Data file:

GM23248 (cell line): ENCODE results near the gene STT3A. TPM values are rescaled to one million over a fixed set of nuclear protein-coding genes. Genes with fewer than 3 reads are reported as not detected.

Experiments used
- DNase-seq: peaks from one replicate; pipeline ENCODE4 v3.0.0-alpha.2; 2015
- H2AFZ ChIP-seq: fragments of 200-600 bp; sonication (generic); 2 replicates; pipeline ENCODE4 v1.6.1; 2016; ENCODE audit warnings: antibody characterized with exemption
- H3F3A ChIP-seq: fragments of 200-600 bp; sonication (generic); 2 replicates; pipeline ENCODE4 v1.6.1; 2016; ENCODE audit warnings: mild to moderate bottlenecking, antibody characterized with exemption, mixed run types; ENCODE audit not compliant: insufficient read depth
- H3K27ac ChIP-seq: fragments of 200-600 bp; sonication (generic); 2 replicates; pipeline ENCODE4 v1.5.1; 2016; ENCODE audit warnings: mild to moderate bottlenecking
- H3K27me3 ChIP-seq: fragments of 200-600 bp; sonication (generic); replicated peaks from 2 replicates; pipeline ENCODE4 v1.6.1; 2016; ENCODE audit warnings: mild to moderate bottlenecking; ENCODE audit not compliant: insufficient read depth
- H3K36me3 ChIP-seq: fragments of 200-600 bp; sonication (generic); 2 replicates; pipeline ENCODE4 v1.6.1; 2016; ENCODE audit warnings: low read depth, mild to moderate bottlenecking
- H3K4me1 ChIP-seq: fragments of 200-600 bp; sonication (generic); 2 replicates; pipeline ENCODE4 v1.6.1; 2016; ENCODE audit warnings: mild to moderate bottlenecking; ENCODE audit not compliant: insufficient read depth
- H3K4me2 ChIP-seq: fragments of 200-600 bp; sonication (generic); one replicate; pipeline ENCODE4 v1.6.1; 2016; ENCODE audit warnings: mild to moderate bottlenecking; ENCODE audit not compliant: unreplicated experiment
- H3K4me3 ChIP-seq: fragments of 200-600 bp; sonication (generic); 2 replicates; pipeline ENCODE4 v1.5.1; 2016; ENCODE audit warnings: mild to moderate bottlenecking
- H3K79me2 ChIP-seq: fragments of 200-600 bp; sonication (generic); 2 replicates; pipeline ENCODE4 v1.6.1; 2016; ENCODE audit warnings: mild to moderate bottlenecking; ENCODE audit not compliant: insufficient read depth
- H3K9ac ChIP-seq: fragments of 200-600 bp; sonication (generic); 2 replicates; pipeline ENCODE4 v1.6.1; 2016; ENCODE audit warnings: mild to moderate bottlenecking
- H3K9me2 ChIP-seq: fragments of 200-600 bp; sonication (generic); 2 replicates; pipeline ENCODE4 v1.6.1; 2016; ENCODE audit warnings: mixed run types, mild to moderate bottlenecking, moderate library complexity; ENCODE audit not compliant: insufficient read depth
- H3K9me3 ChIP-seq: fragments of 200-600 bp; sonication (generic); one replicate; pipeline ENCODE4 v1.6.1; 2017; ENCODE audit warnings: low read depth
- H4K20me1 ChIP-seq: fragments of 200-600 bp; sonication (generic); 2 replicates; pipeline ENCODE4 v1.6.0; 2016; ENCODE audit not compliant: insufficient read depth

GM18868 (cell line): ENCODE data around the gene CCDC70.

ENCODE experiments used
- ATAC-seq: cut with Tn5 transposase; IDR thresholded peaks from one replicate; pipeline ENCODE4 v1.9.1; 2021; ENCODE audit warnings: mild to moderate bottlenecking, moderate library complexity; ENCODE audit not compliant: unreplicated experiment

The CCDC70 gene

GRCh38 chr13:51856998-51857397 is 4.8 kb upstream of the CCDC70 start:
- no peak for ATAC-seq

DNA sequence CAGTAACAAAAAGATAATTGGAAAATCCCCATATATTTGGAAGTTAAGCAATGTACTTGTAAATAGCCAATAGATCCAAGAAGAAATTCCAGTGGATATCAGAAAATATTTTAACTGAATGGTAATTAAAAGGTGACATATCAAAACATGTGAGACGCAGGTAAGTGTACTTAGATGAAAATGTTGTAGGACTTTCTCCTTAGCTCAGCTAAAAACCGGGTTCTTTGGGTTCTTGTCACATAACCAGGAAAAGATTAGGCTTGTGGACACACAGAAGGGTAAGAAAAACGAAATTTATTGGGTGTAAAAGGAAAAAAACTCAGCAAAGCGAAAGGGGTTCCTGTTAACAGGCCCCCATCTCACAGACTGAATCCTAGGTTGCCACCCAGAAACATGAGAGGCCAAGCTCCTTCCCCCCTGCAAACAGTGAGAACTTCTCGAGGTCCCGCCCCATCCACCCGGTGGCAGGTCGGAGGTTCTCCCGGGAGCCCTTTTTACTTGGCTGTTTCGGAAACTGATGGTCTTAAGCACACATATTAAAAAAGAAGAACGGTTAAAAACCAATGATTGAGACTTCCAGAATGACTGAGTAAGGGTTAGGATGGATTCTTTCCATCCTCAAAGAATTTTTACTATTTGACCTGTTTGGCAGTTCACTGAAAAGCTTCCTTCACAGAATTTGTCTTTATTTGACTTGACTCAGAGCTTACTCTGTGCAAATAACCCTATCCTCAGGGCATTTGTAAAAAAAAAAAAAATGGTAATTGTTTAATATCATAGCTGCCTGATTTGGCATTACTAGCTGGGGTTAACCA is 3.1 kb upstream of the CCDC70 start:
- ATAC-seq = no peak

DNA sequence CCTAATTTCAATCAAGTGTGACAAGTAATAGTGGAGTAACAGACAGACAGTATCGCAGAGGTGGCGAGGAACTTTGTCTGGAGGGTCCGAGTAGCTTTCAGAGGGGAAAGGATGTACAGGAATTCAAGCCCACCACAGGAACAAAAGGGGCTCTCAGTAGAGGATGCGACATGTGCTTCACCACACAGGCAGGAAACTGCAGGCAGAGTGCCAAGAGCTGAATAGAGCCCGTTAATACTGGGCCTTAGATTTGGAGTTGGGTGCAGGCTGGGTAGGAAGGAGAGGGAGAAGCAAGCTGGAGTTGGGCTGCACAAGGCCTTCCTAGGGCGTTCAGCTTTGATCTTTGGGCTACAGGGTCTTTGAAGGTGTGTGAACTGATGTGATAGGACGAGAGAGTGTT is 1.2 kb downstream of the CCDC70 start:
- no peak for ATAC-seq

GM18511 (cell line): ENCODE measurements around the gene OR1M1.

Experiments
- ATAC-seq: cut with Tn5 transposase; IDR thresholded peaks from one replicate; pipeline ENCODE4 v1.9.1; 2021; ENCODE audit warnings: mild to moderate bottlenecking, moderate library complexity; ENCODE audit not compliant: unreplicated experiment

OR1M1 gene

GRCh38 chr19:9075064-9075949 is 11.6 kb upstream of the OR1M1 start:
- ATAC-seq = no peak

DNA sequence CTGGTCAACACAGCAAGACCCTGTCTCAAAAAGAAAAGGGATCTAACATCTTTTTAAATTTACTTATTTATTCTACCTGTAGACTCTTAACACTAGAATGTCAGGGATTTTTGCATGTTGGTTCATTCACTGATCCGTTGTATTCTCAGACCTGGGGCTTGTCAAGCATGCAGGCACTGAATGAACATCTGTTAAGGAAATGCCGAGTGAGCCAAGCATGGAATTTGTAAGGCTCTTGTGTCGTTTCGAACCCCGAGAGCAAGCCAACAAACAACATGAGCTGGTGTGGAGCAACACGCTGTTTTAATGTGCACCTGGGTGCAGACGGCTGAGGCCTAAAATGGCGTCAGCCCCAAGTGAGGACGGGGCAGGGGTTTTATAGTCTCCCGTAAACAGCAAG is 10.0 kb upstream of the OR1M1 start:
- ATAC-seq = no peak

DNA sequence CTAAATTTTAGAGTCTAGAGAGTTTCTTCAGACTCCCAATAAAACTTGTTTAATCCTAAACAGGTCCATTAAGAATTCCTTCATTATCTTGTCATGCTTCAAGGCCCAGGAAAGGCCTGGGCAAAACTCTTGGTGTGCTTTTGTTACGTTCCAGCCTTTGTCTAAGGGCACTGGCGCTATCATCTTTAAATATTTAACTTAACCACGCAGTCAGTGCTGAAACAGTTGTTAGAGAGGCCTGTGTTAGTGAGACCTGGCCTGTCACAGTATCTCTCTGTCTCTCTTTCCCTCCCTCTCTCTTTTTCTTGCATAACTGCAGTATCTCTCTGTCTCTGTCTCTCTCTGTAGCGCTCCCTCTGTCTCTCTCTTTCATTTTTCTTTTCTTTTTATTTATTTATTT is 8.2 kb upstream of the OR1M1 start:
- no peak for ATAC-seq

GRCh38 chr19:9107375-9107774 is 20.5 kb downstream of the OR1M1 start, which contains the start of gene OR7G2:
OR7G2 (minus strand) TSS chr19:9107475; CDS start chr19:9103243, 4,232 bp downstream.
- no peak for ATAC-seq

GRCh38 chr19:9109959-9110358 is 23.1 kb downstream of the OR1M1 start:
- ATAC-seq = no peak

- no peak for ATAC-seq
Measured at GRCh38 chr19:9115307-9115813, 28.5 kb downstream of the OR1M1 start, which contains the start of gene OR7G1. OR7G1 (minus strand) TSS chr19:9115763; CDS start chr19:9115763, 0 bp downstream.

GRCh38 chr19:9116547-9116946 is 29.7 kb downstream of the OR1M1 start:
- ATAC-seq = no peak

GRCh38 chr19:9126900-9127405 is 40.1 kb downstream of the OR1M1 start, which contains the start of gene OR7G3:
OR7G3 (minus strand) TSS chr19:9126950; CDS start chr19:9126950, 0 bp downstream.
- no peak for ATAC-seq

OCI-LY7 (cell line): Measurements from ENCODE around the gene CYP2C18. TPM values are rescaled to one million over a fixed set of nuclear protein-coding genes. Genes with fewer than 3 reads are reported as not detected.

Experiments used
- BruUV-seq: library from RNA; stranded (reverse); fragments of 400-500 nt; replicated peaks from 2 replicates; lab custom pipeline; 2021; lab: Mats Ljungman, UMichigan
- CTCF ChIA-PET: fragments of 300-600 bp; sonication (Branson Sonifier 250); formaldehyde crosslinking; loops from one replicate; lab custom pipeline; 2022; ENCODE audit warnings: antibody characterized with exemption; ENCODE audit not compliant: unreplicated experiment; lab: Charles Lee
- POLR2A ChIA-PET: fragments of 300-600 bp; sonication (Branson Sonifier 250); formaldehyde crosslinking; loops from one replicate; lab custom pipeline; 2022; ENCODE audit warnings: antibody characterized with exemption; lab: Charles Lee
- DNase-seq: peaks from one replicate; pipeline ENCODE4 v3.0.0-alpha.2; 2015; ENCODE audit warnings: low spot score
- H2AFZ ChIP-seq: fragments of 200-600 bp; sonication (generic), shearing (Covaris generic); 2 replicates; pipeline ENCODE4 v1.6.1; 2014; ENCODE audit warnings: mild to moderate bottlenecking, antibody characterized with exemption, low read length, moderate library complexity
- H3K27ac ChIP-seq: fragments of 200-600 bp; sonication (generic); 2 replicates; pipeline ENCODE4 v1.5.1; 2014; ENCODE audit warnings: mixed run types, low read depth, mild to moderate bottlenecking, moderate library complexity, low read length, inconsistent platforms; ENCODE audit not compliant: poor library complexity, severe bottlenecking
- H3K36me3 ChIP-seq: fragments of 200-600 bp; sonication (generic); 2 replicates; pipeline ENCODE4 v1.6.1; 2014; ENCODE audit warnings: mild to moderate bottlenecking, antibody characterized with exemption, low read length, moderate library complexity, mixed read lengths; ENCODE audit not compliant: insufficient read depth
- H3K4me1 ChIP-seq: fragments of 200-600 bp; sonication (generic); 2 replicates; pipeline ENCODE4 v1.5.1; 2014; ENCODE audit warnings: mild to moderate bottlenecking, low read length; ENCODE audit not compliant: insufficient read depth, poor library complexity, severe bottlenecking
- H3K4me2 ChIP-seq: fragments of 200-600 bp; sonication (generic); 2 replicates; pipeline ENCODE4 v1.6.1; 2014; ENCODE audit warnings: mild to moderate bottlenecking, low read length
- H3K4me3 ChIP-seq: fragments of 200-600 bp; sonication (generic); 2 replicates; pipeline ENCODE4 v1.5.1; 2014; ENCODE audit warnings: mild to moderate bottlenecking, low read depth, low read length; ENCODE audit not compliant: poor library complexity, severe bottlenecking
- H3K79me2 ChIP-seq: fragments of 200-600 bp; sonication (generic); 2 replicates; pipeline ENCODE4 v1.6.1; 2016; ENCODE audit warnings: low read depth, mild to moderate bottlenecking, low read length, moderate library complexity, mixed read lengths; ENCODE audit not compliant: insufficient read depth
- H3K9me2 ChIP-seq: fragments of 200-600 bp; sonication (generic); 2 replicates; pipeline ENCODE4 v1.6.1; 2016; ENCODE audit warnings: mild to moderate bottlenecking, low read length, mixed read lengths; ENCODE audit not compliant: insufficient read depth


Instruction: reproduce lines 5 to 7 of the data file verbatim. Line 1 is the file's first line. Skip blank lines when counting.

- H3F3A ChIP-seq: fragments of 200-600 bp; sonication (generic); 2 replicates; pipeline ENCODE4 v1.6.1; 2016; ENCODE audit warnings: mild to moderate bottlenecking, antibody characterized with exemption, mixed run types; ENCODE audit not compliant: insufficient read depth
- H3K27ac ChIP-seq: fragments of 200-600 bp; sonication (generic); 2 replicates; pipeline ENCODE4 v1.5.1; 2016; ENCODE audit warnings: mild to moderate bottlenecking
- H3K27me3 ChIP-seq: fragments of 200-600 bp; sonication (generic); replicated peaks from 2 replicates; pipeline ENCODE4 v1.6.1; 2016; ENCODE audit warnings: mild to moderate bottlenecking; ENCODE audit not compliant: insufficient read depth